A Pragmatic Approach to adding Schema

Adding Schema to your website doesn't have to be daunting, here is a pragmatic approach

Adding the recommended microdata from Schema.org is a great way to quickly add some form of semantics to your markup.

The biggest hurdle to doing it is a mental one, it feels like it is going to be a massive task. Today I want to convince you that it isn’t and with a pragmatic approach you can quickly get your content into good shape for Google and anyone else who appreciates semantic markup. (If you are interested in SEO, you may enjoy what I think developers can take away from an SEO now report)

Adding schema does not need to be all or nothing

In an ideal world everything that can be appropriately marked up would be, but even having one element correctly marked up will give you some level of benefit.

The schema are very well documented

For the majority of people the website they are trying to mark up are going to be e-commerce sites or blogs. Both of these things are incredibly well catered for with examples and documentation.

Testing is really straight forward

The first thing I should say is that getting this stuff wrong from an empty starting point has no apparent negative effect on SEO – so if you are worried going from nothing to incorrect schema will damage you in any way, it won’t.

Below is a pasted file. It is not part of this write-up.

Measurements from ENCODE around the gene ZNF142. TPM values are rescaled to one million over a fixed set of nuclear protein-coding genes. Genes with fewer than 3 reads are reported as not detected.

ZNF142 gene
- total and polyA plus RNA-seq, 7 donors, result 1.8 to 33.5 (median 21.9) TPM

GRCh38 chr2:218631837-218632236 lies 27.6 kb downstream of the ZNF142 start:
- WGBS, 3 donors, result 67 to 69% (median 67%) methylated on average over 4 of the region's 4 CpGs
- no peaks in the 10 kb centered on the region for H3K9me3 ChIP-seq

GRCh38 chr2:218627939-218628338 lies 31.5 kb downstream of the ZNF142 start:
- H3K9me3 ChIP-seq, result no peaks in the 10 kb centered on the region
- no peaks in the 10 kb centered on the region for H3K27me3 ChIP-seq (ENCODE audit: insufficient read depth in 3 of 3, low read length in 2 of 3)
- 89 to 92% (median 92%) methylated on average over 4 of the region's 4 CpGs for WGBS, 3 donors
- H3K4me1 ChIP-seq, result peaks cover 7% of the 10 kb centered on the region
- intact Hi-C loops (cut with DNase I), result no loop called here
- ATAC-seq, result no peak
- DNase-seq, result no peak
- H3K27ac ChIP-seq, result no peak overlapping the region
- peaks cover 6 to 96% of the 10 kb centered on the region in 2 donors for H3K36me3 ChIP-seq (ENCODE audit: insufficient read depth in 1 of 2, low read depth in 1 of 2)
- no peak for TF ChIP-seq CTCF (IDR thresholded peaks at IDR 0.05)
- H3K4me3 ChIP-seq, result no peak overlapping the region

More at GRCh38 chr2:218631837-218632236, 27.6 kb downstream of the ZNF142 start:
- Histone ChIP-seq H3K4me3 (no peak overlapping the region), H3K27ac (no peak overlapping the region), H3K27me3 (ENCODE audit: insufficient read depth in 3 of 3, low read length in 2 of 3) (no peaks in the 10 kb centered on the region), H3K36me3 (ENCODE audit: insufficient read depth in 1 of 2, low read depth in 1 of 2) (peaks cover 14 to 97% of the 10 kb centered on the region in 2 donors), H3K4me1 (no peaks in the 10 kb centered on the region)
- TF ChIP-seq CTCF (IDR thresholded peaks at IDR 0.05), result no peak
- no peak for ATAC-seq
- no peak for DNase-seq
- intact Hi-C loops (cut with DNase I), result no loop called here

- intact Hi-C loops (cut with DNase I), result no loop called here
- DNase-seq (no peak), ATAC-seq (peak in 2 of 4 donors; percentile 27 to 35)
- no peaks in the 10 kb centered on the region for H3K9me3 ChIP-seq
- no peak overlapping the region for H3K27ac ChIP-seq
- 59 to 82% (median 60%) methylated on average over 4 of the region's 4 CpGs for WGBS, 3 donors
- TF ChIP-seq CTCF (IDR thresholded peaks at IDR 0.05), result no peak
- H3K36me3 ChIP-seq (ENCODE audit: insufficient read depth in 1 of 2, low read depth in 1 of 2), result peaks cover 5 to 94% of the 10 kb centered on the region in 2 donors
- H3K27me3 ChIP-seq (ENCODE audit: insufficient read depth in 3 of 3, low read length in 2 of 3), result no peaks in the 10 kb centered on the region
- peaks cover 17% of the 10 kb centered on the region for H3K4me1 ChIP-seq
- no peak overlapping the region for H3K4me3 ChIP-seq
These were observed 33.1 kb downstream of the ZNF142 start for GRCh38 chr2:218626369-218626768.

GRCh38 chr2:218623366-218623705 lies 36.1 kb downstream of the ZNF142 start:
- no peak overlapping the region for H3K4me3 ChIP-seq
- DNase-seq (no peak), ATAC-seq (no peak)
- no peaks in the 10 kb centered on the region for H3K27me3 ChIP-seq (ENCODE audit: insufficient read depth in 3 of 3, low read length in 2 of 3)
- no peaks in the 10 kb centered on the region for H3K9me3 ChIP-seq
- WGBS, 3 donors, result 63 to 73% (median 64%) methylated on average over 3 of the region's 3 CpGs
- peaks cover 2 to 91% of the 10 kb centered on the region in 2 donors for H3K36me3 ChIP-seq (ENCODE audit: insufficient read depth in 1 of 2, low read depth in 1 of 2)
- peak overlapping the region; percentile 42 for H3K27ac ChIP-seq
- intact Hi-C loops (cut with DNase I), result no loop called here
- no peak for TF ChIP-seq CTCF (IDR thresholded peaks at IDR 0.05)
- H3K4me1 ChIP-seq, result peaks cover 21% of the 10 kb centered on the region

That said, we want to test the things we write. We can do this with Google’s Testing Tool.

You copy/paste your generated markup in, or the URL of a live website and you will get a rundown of everything Google can make sense of and it will point out any errors.

We have a list of other free tools to improve your website, if you’re interested!

First Steps

The first steps are to take the most obvious content type displayed on your website. Is there something that appears on every page or most pages that has meaning? Something like an address, a company name or an entire blog post?

By way of an example let me mark up a hypothetical address to your business that appears in your footer.

A lot of address will look something like this;

  Big Ryan’s Red Bull Emporium<br>
  24 Testing Square<br>
  W3 5TY

We can really quickly improve upon this;

<address itemscope itemtype="https://schema.org/LocalBusiness">
  <h1 itemprop="name">Big Ryan’s Red Bull Emporium</h1>
  <div itemprop="address" itemscope itemtype="https://schema.org/PostalAddress">
    <span itemprop="streetAddress">24 Testing Square</span>
    <span itemprop="addressLocality">London</span>
    <span itemprop="postalCode">W3 5TY</span>

All we have done here is added the fact we are marking up a “LocalBusiness” which has a “PostalAddress”.

We have got rid of those horrible <br> tags and replaced them with spans which allow for individual styling.

We have swapped out a <div> for <address>, which has more semantic meaning.

Admittedly in this example I have had to add an extra div to wrap the address up in, I think it is worth it for the sake of explaining your code better.

There is also another way we can implement Schema without needing to change our HTML, you can add what is called JSON-LD, if you view the source of this article you will see this is how I have implemented it. This is a JSON structure that semantically defines your website, I think this is the best of both worlds and what I do on most projects.

<script type="application/ld+json">
  "@context": "https://schema.org",
  "@type": "LocalBusiness",
  "name": "Big Ryan’s Red Bull Emporium",
  "address": {
    "@type": "PostalAddress",
    "streetAddress": "24 Testing Square",
    "addressLocality": "London",
    "postalCode": "W3 5TY"

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